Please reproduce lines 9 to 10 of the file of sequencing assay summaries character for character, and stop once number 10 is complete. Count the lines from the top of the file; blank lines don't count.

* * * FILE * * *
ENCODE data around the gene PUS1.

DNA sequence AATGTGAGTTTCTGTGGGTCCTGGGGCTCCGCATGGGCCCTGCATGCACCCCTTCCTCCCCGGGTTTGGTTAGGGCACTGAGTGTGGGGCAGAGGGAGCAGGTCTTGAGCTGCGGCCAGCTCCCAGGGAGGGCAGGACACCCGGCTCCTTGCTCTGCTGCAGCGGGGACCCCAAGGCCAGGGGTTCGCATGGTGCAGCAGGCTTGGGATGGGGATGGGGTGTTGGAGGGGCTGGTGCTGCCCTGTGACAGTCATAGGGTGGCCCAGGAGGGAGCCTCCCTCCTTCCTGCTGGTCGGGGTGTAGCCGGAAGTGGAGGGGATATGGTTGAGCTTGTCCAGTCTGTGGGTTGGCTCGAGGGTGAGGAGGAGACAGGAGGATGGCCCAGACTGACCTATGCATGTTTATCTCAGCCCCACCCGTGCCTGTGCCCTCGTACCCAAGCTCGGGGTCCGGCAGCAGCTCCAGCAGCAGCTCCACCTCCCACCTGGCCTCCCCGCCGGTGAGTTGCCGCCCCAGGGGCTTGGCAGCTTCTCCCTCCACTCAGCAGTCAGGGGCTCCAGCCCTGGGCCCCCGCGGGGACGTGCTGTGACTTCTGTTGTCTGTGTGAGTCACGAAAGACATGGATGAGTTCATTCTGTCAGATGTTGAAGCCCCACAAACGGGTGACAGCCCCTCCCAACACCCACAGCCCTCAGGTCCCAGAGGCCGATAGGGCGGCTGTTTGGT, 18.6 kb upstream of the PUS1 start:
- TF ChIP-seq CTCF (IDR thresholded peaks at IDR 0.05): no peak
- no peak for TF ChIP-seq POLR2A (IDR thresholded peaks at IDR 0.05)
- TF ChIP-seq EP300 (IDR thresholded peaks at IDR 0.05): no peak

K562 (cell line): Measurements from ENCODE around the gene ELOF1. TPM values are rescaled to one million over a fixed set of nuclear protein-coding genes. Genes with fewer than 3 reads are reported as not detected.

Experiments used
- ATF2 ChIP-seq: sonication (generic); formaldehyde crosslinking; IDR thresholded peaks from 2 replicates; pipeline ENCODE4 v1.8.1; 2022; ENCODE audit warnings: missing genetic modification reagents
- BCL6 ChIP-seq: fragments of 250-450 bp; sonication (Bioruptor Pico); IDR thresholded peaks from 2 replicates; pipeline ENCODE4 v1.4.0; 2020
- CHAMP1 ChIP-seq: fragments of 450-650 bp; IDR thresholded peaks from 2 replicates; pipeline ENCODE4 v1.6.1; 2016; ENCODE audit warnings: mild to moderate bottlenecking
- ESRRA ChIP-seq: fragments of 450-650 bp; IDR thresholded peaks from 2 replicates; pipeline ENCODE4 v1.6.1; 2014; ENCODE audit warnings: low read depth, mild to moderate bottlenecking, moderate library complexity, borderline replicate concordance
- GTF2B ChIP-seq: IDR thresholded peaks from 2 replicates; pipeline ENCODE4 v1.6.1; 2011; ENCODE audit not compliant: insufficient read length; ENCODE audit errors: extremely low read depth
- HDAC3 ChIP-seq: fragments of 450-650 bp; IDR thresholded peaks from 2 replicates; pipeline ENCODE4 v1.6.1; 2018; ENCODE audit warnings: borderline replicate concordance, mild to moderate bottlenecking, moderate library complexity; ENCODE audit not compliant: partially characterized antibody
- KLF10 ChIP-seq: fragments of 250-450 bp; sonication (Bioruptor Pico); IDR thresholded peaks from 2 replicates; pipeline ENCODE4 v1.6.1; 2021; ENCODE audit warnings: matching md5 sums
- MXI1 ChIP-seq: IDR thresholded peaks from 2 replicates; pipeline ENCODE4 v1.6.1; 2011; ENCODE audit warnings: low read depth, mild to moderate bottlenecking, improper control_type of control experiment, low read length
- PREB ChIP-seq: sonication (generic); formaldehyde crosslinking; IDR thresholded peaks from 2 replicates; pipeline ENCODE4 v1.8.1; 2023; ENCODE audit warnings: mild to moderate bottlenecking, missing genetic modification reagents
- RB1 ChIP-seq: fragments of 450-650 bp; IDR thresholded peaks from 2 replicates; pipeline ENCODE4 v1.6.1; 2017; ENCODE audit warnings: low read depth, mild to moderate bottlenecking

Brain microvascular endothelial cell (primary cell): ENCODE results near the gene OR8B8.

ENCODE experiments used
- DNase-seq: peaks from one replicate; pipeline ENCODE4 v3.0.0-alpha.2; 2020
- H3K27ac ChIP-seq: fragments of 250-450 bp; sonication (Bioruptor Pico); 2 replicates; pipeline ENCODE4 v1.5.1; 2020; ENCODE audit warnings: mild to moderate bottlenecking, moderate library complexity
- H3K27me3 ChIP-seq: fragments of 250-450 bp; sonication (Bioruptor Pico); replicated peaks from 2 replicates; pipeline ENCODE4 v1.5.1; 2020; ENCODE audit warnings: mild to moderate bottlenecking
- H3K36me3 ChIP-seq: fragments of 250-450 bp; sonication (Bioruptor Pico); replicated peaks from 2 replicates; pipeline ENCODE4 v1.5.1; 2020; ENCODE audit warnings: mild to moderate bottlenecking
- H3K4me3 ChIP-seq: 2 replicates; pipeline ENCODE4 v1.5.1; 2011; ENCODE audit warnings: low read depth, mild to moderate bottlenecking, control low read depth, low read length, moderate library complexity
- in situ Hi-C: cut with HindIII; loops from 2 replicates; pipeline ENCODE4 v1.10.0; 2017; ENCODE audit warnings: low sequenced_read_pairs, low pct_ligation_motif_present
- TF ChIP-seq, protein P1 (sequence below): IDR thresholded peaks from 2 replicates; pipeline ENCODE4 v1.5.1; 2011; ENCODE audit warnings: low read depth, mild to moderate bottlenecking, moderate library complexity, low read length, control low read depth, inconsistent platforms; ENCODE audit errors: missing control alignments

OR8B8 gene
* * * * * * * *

- BCL6 ChIP-seq: fragments of 250-450 bp; sonication (Bioruptor Pico); IDR thresholded peaks from 2 replicates; pipeline ENCODE4 v1.4.0; 2020
- CHAMP1 ChIP-seq: fragments of 450-650 bp; IDR thresholded peaks from 2 replicates; pipeline ENCODE4 v1.6.1; 2016; ENCODE audit warnings: mild to moderate bottlenecking